Thus far, we have presented how education relates to cognitive performance on an aggregate measure (GI) because it is the most reliable and robust measure [24]. However, we also sought to explore the possibility that educational attainment was specifically or preferentially related to a subset of the eight cognitive assessments, moderating typical age-related changes in performance. Thus, we tested the effect of educational attainment and age on performance on tests of working memory, processing speed, cognitive flexibility, and verbal and non-verbal reasoning. The tests were free of educational content–except for Arithmetic Reasoning, which involved elementary scholastic content (e.g., simple word-based additions and subtractions)—that all our participants are expected to have been exposed to in school. We hypothesized that higher education would have its largest effect on measures of reasoning, given the complex, abstract material covered in college and beyond, and that it would have its smallest effect on tests of processing speed.

As predicted, age and education predicted distinct amounts of variance in performance on different assessments (Fig 4). On simple tests like Trail Making A, which requires speeded responding based on a simple rule, there was a noticeable age-related decline and a weaker effect of education. By contrast, scores on more cognitively complex tests, including Arithmetic Reasoning, Grammatical Reasoning, and Progressive Matrices, showed greater variance explained by educational attainment when controlling for age (S4 Fig). These assessments also tended to show later peak performance and initial points of decline as a function of age.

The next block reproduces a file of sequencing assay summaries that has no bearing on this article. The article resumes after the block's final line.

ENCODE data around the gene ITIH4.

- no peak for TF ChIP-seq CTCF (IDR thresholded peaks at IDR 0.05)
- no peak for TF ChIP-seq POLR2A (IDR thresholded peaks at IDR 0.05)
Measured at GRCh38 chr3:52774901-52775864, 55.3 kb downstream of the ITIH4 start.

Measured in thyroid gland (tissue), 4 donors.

Fig 4. Effects of educational attainment on individual cognitive assessments across ages 15–60 (n = 179,141).

Ribbons show bootstrapped 95% CIs based on 10,000 iterations. Displaying age/education categories with 50+ participants who indicated an educational attainment level (N = 196,388).

Considering that the test that was most strongly modulated by education, Arithmetic Reasoning, required numerical competencies (albeit skills taught in elementary school), we tested whether our results would hold when excluding this assessment. Indeed, excluding it from the calculation of the GI score at T1 did not impact the amount of variance educational attainment explained, nor the differences in effect sizes between education levels. For example, educational attainment and age (categorical 5-year age bins between ages 15 and 60) remained significant predictors of the adjusted GI score (adjusted R2 = 0.19; p < 0.0001). Thus, educational history modulated performance even on tasks that bore no resemblance to those encountered in the classroom.

Effects of educational attainment and age on learning